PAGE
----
When a well is pumped, it introduces a new discharge from the system. As elucidated by Theis (1940), water to supply the well comes from (or is balanced by) three potential sources: (1) an increase in the recharge to the aquifer caused by the pumping, (2) a decrease in groundwater discharge from the aquifer caused by the pumping, and (3) a reduction in groundwater storage in the aquifer system, or some combination of the three. This principle simply means that water mass is conserved, and that additional (new) discharge by pumping must be balanced or compensated by changes in other elements of the aquifer’s water budget (as graphically illustrated in Figure 3). Based on the equivalency expressed in Equation 2, one can simplify the quantitative global water balance statement for the system (Equation 1) to:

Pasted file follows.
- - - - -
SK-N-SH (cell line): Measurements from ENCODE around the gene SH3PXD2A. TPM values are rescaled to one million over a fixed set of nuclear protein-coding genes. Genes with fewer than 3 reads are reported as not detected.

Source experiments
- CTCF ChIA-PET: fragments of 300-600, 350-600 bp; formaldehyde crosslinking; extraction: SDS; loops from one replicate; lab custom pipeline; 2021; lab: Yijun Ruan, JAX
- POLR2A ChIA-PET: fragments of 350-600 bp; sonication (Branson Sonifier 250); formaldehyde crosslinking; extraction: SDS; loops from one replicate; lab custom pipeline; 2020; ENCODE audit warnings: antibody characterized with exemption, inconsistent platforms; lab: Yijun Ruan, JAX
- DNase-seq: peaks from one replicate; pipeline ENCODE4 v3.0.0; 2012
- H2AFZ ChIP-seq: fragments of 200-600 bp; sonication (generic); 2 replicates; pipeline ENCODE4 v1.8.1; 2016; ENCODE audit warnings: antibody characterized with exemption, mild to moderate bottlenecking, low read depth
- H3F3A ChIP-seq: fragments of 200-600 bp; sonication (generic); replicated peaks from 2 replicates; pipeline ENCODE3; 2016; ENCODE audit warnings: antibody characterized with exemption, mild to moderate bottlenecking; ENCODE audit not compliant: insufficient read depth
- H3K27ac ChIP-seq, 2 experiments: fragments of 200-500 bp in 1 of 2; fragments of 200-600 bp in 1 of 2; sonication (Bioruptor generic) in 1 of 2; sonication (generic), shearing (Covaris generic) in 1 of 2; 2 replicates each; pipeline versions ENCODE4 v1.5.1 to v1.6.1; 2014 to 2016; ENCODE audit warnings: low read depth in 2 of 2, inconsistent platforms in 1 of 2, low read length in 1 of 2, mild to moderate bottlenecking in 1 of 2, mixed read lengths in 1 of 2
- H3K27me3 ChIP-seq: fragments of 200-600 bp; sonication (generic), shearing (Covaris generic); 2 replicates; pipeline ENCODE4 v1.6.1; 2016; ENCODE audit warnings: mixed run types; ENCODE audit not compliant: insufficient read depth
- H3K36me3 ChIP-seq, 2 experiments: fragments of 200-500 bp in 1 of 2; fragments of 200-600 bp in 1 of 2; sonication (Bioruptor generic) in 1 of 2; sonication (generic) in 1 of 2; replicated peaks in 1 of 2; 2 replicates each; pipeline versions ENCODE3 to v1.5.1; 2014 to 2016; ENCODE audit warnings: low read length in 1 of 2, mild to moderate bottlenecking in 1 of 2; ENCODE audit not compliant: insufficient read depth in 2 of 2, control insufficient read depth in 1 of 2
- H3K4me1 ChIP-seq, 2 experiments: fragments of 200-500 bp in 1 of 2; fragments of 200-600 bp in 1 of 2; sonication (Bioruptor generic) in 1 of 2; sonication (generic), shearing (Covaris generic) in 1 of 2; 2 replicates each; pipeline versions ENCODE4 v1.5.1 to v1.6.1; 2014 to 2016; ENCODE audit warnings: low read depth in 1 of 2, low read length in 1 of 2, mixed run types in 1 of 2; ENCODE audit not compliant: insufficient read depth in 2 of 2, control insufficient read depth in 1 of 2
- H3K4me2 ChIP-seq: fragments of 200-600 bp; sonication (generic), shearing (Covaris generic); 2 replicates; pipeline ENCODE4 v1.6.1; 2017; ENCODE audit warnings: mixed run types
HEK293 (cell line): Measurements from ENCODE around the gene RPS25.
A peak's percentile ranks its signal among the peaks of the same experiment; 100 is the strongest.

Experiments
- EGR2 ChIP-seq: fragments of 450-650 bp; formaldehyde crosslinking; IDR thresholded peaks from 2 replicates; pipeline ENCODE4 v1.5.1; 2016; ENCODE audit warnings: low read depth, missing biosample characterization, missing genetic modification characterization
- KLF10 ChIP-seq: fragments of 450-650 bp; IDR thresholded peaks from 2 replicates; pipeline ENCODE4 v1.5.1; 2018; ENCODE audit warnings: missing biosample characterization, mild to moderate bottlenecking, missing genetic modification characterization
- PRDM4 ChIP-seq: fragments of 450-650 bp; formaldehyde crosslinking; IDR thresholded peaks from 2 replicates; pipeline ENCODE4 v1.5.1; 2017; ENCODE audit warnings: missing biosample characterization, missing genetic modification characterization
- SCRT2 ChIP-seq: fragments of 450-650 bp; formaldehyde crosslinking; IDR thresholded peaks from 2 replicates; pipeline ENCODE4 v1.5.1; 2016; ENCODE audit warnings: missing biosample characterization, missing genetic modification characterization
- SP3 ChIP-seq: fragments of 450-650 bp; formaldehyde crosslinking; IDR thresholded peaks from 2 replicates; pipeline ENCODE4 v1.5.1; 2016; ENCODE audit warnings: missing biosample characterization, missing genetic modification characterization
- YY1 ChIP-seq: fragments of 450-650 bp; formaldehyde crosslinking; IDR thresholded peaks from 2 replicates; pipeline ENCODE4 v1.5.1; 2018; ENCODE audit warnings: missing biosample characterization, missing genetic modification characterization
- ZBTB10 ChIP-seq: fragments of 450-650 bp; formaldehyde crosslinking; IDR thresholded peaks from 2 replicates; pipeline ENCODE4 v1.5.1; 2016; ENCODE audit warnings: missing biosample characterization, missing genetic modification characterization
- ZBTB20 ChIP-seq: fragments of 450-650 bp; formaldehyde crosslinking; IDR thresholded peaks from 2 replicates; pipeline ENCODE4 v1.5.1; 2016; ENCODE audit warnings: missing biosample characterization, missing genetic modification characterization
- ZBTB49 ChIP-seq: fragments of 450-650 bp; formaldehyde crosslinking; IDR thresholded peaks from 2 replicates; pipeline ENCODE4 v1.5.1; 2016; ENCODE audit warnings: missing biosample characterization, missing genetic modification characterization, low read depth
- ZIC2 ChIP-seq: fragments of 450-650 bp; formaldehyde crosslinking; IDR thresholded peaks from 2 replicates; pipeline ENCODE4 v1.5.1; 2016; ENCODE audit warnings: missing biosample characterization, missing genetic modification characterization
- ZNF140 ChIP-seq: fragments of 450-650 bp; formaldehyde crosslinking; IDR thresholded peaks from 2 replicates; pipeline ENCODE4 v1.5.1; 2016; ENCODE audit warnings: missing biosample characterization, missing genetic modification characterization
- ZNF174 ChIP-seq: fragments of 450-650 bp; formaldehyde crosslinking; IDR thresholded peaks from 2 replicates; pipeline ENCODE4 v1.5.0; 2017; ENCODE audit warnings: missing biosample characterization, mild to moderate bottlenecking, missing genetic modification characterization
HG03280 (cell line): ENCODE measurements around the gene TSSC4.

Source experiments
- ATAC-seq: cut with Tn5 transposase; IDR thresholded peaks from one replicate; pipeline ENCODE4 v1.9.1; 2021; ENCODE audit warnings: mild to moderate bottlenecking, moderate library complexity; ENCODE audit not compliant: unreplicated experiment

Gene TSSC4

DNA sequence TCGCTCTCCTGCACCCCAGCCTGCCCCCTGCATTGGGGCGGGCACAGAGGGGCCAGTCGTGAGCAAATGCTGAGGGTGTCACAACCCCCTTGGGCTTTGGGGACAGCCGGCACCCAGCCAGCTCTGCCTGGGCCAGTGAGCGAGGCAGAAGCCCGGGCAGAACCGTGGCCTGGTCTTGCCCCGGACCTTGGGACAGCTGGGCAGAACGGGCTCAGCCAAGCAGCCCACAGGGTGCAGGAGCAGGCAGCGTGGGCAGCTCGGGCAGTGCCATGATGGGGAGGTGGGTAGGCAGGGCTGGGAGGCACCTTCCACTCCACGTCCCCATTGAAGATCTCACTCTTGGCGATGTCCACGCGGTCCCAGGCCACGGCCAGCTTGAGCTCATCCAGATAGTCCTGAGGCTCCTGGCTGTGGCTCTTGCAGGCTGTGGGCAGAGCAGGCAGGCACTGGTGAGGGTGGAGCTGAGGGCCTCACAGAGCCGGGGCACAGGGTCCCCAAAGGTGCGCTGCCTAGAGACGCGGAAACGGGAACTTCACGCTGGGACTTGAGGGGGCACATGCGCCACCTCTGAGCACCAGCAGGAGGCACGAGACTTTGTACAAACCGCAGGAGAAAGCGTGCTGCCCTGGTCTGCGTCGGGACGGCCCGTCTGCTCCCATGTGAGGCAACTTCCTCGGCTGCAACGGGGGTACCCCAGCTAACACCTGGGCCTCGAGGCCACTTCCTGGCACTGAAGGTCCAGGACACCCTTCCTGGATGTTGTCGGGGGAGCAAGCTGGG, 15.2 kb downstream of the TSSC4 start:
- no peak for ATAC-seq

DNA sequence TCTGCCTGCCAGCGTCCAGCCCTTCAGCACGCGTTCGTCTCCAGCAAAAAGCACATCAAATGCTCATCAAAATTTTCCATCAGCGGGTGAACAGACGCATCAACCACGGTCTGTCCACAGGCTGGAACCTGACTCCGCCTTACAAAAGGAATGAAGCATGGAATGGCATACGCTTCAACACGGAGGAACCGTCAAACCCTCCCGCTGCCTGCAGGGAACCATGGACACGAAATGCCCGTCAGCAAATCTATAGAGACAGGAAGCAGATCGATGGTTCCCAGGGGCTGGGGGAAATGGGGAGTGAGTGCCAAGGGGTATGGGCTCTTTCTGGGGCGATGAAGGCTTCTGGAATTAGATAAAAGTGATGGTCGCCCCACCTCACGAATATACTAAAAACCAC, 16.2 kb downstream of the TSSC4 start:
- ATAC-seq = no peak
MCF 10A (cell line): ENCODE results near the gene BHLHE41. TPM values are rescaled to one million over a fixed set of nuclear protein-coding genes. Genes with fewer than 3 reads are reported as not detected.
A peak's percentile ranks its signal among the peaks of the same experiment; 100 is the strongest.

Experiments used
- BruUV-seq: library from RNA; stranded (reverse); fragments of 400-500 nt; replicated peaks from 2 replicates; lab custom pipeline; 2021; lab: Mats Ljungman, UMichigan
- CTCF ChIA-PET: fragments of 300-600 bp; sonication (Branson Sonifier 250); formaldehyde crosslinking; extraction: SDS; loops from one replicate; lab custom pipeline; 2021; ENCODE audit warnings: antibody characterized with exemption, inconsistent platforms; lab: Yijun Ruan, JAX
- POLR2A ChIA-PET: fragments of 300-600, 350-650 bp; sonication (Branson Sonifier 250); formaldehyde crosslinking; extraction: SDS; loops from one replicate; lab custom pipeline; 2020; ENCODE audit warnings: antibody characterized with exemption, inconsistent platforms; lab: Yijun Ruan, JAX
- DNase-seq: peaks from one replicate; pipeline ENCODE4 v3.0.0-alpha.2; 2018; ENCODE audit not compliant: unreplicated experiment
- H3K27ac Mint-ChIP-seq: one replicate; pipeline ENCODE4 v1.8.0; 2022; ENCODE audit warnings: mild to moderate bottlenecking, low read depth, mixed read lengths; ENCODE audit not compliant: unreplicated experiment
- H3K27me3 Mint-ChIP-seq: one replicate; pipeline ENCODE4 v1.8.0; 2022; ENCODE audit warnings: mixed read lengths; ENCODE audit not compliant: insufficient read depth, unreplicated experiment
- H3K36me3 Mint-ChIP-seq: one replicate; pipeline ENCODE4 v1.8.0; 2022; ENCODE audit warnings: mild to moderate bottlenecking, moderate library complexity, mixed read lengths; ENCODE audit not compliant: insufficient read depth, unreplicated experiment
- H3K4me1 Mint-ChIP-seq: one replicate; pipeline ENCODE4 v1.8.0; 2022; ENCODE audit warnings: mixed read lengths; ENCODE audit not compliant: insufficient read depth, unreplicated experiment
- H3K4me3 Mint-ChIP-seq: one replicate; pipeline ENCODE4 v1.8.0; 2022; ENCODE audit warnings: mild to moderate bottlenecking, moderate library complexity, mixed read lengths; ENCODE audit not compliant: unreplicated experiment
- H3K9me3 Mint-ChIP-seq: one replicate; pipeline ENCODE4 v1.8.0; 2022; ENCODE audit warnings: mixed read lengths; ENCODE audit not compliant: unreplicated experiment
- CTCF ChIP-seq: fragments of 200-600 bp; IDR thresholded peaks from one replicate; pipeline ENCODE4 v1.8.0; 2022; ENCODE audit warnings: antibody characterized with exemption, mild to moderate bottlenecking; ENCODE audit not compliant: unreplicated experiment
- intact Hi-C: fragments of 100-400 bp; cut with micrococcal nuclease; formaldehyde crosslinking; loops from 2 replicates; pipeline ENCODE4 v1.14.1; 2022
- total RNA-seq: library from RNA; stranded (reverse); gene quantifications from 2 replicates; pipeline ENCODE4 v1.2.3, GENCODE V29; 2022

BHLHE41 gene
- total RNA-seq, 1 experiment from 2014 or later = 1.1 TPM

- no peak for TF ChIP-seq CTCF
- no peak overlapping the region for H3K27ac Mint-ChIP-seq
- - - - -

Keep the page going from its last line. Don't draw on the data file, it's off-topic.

|∆Rt – ∆Dt – ∆V/∆t = Qt||(3)|
We define a new quantity (∆Rt – ∆Dt) as the capture (Lohman et al., 1972). That is, capture encompasses the changes in recharge and discharge caused by drawdown and changes in hydraulic gradients resulting from pumping a well, and represents water “captured” by the well that otherwise would not have entered the groundwater system or otherwise would have discharged from the groundwater system naturally. When the change in the volume of water in storage, ∆V, is negative, the change represents a depletion of the volume (or mass) of groundwater stored in the aquifer. The balance depicted in Figure 3 holds regardless of whether the individual terms are all represented as rates or as cumulative volumes. It is important to distinguish capture from capture zone, which represents the three-dimensional, volumetric portion of a groundwater flow field that discharges to a well (Anderson, et al., 2015; Barlow et al., 2018). The capture zone may or may not include the area where capture is occurring.